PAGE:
When Shanel Ledesma was preparing for her current study away program at Temple University Japan, she wondered how the Japanese people would react to her Dominican appearance, and whether she would find a group of people to whom she could relate.
“I was mostly concerned about my identity as a Latina,” said Ledesma, who is also a part of the LGBTQ community. “I also wondered about my values of individuality and acceptance, and if it would stand out when I came into contact with other people.”
Despite concerns that her identity would keep her from fitting in abroad, Ledesma, a sophomore film and media arts major, found several resources to prepare her for her trip. Her advisers, student blogs and YouTube videos were Ledesma’s greatest tools for preparing to go abroad, she said.
For some American LGBTQ students preparing to study abroad, traveling to a country like Japan, where 98.5% of the population is Japanese and same-sex relationships are not particularly accepted outside of Tokyo, it can be difficult to know where to start looking for support.
“My advice for LGBT students that are thinking about studying abroad is search for resources,” Ledesma said. “You might think there aren’t any, but you’d be surprised.”
Nikolas Kfoury, a senior general studies major with a history concentration, is a full-time student at TUJ. He used online resources to prepare for his travel.
Kfoury is the leader of TUJ Pride Alliance, an LGBTQ student organization at TUJ, and he recommends Rachel and Jun’s Adventures, a YouTube channel run by a married couple that tackles different topics about moving to and living in Japan. The channel served as his source for all the LGBTQ-related knowledge he was looking for before temporarily moving to Japan.
Once Kfoury moved to Tokyo in August 2014, he quickly made friends who helped introduce him to Japan’s queer community, he said. He suggested watching YouTube videos on LGBTQ culture in Japan or connecting with TUJ for resources before moving.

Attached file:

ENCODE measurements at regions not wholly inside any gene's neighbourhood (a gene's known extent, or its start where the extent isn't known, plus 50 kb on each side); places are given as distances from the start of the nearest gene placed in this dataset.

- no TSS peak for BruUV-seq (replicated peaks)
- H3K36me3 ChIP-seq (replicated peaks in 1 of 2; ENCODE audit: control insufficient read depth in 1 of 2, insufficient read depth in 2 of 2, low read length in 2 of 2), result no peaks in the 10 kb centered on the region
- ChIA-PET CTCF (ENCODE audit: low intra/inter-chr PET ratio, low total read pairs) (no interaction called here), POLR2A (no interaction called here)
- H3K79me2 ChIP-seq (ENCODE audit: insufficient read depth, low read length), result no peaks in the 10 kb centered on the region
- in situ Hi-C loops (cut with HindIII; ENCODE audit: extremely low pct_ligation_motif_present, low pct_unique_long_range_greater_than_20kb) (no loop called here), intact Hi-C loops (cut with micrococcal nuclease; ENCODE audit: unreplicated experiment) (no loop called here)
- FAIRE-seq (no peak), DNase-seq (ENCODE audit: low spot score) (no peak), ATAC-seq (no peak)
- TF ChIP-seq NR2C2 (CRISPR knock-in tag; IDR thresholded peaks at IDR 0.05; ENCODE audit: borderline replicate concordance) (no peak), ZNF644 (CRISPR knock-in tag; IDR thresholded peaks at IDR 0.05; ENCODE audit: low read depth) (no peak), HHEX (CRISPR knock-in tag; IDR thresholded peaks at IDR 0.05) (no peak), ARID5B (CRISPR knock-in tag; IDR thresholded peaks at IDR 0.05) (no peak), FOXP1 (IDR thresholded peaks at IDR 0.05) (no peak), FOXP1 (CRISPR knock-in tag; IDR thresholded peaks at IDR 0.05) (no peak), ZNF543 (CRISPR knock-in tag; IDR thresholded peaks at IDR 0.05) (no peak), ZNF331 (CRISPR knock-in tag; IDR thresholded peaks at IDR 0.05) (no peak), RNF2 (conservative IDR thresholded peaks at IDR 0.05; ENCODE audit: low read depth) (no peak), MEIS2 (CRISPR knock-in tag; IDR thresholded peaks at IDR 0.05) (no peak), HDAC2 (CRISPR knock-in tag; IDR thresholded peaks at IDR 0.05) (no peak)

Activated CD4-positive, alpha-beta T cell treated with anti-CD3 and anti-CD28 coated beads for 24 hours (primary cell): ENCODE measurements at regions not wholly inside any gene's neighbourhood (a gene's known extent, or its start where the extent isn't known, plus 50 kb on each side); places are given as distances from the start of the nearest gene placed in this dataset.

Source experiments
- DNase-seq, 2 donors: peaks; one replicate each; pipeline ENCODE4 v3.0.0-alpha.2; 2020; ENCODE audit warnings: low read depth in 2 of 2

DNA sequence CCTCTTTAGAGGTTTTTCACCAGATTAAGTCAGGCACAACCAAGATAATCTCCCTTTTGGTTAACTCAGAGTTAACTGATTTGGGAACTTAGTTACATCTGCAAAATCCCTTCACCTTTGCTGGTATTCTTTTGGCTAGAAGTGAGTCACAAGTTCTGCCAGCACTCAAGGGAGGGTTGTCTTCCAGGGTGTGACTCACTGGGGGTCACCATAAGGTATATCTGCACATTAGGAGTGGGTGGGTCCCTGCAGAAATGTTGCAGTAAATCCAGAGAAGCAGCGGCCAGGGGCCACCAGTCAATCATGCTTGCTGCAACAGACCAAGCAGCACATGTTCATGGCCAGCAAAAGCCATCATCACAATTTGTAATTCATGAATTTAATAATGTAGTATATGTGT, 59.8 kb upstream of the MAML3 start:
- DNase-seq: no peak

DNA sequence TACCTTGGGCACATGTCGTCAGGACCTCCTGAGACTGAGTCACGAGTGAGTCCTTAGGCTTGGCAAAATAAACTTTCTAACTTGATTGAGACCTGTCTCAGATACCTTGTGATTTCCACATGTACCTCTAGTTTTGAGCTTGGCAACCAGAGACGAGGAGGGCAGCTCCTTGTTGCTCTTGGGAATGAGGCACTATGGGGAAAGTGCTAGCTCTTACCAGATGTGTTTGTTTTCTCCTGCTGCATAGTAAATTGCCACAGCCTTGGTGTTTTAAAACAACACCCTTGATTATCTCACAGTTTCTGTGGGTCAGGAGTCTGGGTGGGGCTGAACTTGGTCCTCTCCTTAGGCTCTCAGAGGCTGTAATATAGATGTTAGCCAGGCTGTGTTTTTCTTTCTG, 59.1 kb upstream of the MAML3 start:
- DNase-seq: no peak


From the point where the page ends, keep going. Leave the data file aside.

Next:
Kfoury said Japan’s culture is generally accepting of the LGTBQ community, but it’s also less visible.
“Japan isn’t an individualistic society,” he said. “Anything about an individual that isn’t the standard ‘norm’ is usually kept secret. Many Japanese citizens aren’t open to expressing their true sexual identities outside of the gay district.”
Ledesma said the district of Shinjuku Ni-chome in Tokyo, “is the equivalent of Philadelphia’s Gayborhood with LGBT businesses, bars, and shops.”
“Again, Japan has a very community-based culture,” she said. “Where there is a high level of respect, if not tolerance, of the people surrounding them.”
Belinda Christensen, a program manager in the Education Abroad and Overseas Campuses Office, said LGBTQ students planning to travel abroad should embrace the online resources provided on the office’s website’s “Prepare to Go” tab.
The office has partnered with programs like Diversity Abroad and supports organizations like International Lesbian, Gay, Bisexual, Trans and Intersex Association, which encourages LGBTQ students, students of color and students with disabilities to travel.
ILGA offers detailed maps of sexual orientation laws by country, including the severity of punishments for people who break those laws. In some countries, breaking sexual orientation laws is punishable by life imprisonment or death.
Popular study abroad programs for Temple students, like Japan, Rome, London and Spain, are all in countries in which same-sex couples can get married or same-sex sexual acts are decriminalized, or never were criminalized, according to ILGA’s maps.
Christensen said while online resources are some of the largest tools for students preparing to travel, advising is equally important.
“Not only are we here to talk about academics and student housing, but we’re here for student life-related questions as well,” she said. “Questions about the student’s identity, that might impact their decision on where to go, whether to study abroad and possibly their experience, and it’s best those discussions happen on a one-on-one basis.”
“There’s so many aspects of somebody’s choice on where to study abroad,” she added. “It’s so individualized. We have these general resources, but we invite students to come in and talk to us.”
Kfoury said any student should take the opportunity to travel abroad if given the chance.
“The development you can make within yourself is completely worth it,” he said. “You’ll be able to experience something completely new, whether it’s the country’s culture itself, or the queer culture within the country. The growth you get from an experience like this is unbelievable.”
Henry Savage can be reached at firstname.lastname@example.org.